The most abundant tissue in the body that is specialized to support and hold together the body and it's parts, to transport substances through the body and to protect the body from foreign substances. Connective Tissue
Type of fibers found in Connective tissue that are tough, strong and have minimal stretch capability. Also have a high degree of tensile strength which allows them to withstand longitudinal stress. Also referred to as white fibers. Collagenous Fibers
A protein substance composed of small fibirls that combine to create the connective tissue, fasicae, tendons, and ligaments. When combined with water it forms gelatin. Collagen
Type of fibers found in connective tissue that are delicate fibers found in networks and support small structures such as capillaries, nerve fibers, and the basement membrane. Reticular Fibers
Fibers found in connective tissue that are extensible and elastic. Because of their color they are also called yellow fibers. Elastic Fibers
The process of endocytosis followed by digestion of the vesicles contents by enzymes present in the cytoplams Phagocytosis
Type of connective tissue that consists mainly of parallel collagen fibers produced by fibroblasts. The ligaments & tendons formed by this type of tissue have a small number of cells & blood flow to the area is limited. Strenth & resistance w some stretch Dense Regular Connective Tissue
Type of Conn. Tissue made of collagen & elastin fibers, irregular pattern, little blood flow, concentrated in the dermis, join capsules, surrounding muscles & some organs. Can withstand intense pulling and resists impacts Dense Irregular Connective Tissue
Type of Conn. Tissue: loose, irregular configuration of fibroblastic cells, macrophages & lymphocytes. Fluid filled spaces separate the cells and fibers from one another. Packing material between glands, muscles & nerves, attaches to the skin. Loose (Areolar) tissue
Type of Conn Tissue: composed of fat cells w little matrix between cells. A source of fuel & helps to insulate & pad organs & tissues. Adipose Tissue
A type of cartilage which is semitransparent & has a milky blue color, strong solid matrix, flexible & insensitive. Found in the end of bones & in most synovial joints where it provides weight bearing support. Hyaline Cartilage
A type of cartilage composed of lg. amts. of dense fibrous tissue & small amts. of matrix. Found mainly in the symphisis pubis, intervertebral disks & tendon attachments. Can withstand compression and impact forces. Fibrocartilage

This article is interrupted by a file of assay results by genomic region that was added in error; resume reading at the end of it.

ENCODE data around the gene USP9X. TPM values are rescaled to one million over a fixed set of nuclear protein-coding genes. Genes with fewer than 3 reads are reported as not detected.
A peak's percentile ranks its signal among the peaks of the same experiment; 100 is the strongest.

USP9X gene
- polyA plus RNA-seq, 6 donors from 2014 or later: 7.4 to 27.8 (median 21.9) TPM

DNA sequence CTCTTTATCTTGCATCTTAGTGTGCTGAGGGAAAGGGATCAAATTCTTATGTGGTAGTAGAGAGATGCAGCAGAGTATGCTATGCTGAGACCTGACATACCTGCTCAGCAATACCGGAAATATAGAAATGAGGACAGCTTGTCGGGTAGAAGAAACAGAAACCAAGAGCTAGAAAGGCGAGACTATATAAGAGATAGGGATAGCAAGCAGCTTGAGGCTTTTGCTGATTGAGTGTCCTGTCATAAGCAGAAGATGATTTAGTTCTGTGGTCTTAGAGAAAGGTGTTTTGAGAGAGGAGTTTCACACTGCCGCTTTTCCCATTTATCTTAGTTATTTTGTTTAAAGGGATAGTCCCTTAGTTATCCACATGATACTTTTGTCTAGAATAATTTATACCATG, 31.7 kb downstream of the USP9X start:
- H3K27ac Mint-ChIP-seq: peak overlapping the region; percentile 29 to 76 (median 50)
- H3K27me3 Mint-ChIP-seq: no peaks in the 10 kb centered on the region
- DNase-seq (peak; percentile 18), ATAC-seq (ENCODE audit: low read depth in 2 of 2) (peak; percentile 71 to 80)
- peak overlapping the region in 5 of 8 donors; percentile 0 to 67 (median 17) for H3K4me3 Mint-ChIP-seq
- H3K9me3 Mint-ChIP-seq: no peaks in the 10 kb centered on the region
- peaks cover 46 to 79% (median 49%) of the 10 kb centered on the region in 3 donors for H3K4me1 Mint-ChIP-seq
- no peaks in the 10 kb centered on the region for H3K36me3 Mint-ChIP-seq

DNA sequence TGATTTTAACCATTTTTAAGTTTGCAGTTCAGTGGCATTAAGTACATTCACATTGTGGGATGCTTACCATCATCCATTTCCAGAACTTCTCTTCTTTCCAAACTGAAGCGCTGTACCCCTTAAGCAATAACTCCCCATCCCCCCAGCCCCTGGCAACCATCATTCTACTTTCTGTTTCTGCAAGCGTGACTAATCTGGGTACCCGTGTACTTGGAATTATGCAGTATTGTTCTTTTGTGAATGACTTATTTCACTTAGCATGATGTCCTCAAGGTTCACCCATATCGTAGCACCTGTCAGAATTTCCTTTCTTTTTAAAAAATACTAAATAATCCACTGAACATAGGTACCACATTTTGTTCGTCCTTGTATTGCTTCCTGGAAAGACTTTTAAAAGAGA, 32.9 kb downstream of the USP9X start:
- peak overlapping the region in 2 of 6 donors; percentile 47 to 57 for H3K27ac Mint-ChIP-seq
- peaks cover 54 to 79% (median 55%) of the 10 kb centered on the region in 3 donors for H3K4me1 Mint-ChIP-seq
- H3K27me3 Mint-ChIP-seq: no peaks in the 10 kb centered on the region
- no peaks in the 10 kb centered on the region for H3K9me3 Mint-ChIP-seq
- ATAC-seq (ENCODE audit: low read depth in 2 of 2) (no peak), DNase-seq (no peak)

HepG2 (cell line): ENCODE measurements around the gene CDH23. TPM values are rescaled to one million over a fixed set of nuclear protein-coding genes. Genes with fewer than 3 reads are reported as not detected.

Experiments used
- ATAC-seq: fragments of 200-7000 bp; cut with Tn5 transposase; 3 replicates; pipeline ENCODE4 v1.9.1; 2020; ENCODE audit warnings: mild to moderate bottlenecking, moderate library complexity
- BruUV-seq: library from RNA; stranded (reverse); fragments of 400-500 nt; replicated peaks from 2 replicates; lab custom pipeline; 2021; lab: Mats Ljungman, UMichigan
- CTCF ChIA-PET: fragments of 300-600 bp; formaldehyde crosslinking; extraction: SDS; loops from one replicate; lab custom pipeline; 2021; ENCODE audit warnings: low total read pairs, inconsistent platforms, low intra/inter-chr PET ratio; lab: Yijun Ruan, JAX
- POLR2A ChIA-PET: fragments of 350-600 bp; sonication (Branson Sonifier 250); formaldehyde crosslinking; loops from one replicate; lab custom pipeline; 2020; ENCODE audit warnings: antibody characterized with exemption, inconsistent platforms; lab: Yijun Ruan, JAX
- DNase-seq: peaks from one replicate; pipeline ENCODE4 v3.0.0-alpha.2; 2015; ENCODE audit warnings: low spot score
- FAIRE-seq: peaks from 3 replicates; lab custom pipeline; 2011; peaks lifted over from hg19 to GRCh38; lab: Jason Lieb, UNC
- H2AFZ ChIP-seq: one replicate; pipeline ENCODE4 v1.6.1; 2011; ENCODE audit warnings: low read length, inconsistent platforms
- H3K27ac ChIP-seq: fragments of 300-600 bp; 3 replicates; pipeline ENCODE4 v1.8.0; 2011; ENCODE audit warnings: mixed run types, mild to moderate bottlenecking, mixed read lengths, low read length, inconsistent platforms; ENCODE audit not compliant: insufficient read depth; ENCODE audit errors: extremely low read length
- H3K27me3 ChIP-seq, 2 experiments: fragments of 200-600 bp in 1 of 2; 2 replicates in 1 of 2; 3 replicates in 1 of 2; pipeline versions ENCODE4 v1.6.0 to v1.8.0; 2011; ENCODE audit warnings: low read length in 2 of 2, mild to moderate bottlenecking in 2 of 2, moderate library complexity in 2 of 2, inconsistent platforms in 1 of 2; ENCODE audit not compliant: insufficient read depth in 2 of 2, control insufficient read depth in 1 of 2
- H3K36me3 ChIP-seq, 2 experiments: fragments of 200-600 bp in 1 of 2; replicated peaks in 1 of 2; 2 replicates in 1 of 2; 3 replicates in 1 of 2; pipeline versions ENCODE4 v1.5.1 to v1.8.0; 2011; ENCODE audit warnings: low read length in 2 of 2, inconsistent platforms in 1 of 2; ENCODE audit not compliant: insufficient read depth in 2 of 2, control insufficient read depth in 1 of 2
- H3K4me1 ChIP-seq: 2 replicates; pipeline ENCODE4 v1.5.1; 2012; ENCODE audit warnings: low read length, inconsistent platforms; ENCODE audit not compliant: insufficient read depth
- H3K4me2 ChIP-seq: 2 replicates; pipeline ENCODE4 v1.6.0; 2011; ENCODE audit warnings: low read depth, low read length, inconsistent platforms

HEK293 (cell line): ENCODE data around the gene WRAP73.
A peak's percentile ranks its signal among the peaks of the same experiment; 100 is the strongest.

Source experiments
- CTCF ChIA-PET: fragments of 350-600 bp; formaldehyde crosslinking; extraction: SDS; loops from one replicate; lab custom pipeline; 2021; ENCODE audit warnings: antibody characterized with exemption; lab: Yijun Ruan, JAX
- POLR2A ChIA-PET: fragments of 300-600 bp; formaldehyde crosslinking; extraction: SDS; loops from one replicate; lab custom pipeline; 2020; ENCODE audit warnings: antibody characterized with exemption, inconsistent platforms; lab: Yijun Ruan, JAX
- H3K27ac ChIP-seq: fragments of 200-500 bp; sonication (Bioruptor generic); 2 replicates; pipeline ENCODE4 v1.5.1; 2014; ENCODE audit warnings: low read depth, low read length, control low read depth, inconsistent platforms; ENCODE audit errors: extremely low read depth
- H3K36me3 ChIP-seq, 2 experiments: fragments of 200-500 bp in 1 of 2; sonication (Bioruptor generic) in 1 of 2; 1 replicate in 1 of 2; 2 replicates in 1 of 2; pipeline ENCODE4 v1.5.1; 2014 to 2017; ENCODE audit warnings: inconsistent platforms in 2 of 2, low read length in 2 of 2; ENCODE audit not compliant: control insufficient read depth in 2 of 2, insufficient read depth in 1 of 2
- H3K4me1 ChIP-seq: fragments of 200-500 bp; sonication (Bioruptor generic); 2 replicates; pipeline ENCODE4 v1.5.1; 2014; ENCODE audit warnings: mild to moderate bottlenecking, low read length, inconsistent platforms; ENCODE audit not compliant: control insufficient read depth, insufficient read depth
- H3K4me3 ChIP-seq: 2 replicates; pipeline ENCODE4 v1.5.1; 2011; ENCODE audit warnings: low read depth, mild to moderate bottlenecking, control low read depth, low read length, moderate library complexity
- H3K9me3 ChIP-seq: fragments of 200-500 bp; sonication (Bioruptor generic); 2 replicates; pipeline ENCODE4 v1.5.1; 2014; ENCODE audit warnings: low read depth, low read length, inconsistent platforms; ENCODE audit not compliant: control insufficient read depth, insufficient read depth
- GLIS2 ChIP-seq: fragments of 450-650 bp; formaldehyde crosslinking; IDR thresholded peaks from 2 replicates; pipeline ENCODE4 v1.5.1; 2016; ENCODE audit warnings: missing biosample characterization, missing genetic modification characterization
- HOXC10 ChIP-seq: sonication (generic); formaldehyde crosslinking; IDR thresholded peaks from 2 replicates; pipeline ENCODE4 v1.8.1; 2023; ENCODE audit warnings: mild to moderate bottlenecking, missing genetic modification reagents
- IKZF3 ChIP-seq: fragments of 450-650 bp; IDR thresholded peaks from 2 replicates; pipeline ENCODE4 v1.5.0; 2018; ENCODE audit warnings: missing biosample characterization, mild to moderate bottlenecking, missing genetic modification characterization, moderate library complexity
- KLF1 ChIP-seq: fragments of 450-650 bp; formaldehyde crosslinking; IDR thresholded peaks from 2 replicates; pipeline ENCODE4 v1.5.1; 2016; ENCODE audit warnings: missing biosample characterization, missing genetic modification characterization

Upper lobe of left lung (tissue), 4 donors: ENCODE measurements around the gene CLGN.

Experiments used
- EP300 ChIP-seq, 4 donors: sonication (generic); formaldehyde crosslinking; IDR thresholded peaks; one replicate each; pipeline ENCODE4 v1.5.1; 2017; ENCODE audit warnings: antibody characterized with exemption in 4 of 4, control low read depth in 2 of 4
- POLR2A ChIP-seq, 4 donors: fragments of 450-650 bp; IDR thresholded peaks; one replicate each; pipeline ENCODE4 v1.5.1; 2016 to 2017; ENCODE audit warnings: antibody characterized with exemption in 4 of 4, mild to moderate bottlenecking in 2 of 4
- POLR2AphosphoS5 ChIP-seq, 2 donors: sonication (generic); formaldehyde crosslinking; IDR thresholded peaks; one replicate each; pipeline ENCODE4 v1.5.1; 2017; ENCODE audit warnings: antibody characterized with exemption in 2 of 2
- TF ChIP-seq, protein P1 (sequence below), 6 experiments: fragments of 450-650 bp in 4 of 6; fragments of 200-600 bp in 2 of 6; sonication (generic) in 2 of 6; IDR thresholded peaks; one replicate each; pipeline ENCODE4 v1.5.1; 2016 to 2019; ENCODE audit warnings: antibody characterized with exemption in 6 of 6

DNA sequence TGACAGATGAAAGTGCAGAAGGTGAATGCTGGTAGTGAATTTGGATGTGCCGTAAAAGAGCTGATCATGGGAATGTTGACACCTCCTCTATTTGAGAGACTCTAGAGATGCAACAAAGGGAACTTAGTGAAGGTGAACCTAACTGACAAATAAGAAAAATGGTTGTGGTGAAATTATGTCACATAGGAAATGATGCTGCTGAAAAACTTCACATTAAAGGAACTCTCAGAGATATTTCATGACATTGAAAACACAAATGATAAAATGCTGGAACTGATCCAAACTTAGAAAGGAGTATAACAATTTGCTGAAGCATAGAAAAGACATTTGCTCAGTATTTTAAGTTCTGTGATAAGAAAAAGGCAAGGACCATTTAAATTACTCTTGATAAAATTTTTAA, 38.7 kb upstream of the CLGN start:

Type of cartilage, flexible hyaline cartilage w large concentration of elastic fibers. Provides flexibility and support to the external ear and larynx. Elastic Cartilage
Type of connective tissue, is the most rigid of connective tissue because of it's hard mineralized matrix. Provides the framework for the body, protects the internal organs, serves for storage of minerals and produces blood cells Bone
Type of Connective tissue that floats within an extremely loose matrix (plasma). Helps transport substances, resists infection and maintains heat. Blood
Type of Connective Tissue membrane that lines the joint spaces in the mobile synovial joints. Also found in the bursae. Synovial Joints
Protective sacs found near joints, between layers of muscle and connective tissue; and wherever the body needs extra protection. Bursae
A type of tissue that provides movement by shortening through contraction. Muscle tissue
Type of muscle tissue which are large cross-striated cells connected to the skeleton. They are controlled by the nervous system and their actions are voluntary. Skeletal Muscle Fibers
Type of muscle tissue which are found in the heart, are smaller striated fibers. Cardiac Muscle Fibers
Type of muscle tissue that is neither striated nor voluntary. Found in the organs and the viscera, help regulate blood flow through the cardio system, move substances such as food and waste through the intestines, and squeezes secretions from glands Smooth Muscle Fibers
Type of Tissue that coordinates and regulates body activity. Nervous Tissue
Groups of two or more kinds of tissues that combine to perform a specific function. Organs
Organs that combine to perform more complex body functions Systems
The regulation of functions that maintain a healthy balance in the body. Homestasis
What are the seven levels of organization of the body? Chemical, Organelle, Cellular, Tissue, Organ, System, Organism
Created by: CEckhoff